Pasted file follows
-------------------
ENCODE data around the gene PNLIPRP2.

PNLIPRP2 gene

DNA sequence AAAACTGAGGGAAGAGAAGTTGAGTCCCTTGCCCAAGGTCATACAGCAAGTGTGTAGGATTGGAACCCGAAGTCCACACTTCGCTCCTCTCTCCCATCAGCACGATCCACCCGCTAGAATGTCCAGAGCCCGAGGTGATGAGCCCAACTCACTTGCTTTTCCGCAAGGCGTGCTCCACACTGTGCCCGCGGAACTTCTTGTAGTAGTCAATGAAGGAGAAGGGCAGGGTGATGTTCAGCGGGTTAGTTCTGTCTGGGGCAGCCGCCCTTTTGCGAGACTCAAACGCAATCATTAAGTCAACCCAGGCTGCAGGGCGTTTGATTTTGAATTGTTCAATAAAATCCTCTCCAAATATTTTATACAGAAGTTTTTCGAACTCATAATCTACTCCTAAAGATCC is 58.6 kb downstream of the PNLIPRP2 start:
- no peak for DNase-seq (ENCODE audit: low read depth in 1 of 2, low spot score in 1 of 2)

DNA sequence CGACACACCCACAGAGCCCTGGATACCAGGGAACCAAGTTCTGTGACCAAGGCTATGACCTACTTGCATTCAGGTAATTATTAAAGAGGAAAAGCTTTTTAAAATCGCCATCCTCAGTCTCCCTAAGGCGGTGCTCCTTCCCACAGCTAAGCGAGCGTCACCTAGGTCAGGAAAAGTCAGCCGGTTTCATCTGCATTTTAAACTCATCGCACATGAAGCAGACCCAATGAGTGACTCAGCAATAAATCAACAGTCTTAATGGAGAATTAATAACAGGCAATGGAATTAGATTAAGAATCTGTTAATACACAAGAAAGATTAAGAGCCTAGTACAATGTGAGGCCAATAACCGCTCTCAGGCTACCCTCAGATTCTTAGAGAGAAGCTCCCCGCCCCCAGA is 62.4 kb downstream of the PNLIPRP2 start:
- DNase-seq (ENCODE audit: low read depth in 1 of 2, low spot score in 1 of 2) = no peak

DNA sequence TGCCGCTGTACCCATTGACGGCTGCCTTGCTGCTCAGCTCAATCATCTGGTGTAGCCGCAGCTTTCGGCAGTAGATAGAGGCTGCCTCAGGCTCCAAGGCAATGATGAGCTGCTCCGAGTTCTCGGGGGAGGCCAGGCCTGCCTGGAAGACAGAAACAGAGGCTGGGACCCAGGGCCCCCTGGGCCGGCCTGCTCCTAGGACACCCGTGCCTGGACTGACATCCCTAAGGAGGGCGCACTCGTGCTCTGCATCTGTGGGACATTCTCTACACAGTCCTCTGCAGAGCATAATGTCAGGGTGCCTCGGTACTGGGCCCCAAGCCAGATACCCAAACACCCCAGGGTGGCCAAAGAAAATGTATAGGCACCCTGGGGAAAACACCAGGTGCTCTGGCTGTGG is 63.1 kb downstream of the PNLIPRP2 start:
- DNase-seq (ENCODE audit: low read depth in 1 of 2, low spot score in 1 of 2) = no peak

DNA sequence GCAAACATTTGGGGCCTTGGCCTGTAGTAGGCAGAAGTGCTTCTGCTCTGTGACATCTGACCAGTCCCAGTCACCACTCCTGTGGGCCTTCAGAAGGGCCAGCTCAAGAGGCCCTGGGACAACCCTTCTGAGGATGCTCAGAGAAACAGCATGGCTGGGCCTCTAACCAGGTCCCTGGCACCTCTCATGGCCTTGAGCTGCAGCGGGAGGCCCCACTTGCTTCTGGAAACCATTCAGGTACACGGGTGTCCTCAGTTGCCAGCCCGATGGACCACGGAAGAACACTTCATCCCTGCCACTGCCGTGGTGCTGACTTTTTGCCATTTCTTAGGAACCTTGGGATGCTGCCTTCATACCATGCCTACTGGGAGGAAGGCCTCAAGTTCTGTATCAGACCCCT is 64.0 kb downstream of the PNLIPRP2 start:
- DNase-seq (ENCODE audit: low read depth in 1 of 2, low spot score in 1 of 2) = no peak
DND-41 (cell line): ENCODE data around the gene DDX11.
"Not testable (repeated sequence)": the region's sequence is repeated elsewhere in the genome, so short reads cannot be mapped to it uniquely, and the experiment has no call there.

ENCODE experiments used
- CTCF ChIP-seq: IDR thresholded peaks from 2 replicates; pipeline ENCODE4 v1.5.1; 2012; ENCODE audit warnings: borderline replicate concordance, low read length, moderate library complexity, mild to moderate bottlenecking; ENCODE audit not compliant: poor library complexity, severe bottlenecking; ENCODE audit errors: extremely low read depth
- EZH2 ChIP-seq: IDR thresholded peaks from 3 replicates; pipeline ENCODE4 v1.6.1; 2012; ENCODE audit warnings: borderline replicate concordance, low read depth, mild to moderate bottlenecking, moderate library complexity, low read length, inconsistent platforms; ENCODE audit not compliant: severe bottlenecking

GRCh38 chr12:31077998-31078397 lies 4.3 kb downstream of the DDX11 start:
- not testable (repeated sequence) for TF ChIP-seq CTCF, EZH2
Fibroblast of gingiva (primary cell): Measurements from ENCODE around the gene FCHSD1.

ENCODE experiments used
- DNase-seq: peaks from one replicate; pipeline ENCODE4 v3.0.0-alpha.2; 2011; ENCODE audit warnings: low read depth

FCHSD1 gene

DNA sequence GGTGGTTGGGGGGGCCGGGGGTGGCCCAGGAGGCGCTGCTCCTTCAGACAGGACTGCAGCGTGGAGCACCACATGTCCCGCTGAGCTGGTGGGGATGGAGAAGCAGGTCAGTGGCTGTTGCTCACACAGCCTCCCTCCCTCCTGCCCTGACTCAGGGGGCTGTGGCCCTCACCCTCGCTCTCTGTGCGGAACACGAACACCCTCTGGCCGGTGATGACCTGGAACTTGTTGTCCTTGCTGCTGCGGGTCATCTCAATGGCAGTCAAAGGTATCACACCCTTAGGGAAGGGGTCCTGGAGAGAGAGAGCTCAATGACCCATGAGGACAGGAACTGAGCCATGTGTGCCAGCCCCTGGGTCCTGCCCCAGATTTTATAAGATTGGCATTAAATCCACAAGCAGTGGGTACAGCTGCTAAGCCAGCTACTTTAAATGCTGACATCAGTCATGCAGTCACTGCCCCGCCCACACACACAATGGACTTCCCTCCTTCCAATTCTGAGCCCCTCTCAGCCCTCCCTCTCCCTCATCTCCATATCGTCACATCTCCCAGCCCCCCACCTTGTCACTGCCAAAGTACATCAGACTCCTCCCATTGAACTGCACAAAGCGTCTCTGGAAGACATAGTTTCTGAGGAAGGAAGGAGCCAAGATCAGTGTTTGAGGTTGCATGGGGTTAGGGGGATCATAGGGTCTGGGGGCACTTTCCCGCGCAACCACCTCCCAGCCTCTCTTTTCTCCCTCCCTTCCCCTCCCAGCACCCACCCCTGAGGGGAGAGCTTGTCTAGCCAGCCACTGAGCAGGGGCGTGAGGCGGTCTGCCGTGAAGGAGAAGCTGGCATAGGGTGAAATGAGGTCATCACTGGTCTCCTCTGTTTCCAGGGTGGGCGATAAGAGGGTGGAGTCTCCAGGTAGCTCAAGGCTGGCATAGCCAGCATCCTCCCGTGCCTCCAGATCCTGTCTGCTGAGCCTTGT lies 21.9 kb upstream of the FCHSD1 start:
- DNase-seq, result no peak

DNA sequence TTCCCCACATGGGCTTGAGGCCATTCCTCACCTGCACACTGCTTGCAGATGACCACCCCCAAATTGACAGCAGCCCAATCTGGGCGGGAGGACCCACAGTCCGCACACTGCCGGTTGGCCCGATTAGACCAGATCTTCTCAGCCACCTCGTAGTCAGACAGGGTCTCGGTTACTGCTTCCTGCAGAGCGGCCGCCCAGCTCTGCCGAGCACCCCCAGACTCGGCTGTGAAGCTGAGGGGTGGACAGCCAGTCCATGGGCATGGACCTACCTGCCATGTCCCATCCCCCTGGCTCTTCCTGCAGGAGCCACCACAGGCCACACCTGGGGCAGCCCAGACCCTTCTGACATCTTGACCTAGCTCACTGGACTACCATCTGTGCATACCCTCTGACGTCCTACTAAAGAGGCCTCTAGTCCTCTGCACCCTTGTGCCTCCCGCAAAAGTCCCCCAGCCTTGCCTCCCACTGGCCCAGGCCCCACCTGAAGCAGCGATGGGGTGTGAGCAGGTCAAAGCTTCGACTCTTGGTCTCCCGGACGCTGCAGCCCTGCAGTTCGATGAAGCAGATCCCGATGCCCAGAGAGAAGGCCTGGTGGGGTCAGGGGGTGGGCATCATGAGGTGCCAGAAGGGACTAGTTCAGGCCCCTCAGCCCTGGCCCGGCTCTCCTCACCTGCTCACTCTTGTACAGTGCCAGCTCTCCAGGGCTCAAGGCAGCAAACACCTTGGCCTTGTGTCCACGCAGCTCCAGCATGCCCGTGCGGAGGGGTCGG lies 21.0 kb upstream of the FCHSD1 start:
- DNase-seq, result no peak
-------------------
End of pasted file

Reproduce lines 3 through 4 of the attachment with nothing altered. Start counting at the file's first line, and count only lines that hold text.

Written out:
DNA sequence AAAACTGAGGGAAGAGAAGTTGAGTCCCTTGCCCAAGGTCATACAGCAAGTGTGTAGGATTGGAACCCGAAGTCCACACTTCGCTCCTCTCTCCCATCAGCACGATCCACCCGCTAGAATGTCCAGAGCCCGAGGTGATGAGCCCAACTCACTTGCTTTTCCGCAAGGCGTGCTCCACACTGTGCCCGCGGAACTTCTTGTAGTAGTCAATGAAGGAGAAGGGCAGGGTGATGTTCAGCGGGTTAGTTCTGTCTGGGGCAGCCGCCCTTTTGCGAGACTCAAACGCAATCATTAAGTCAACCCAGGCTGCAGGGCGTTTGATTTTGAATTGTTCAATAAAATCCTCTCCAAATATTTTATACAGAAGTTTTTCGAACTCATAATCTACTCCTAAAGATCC is 58.6 kb downstream of the PNLIPRP2 start:
- no peak for DNase-seq (ENCODE audit: low read depth in 1 of 2, low spot score in 1 of 2)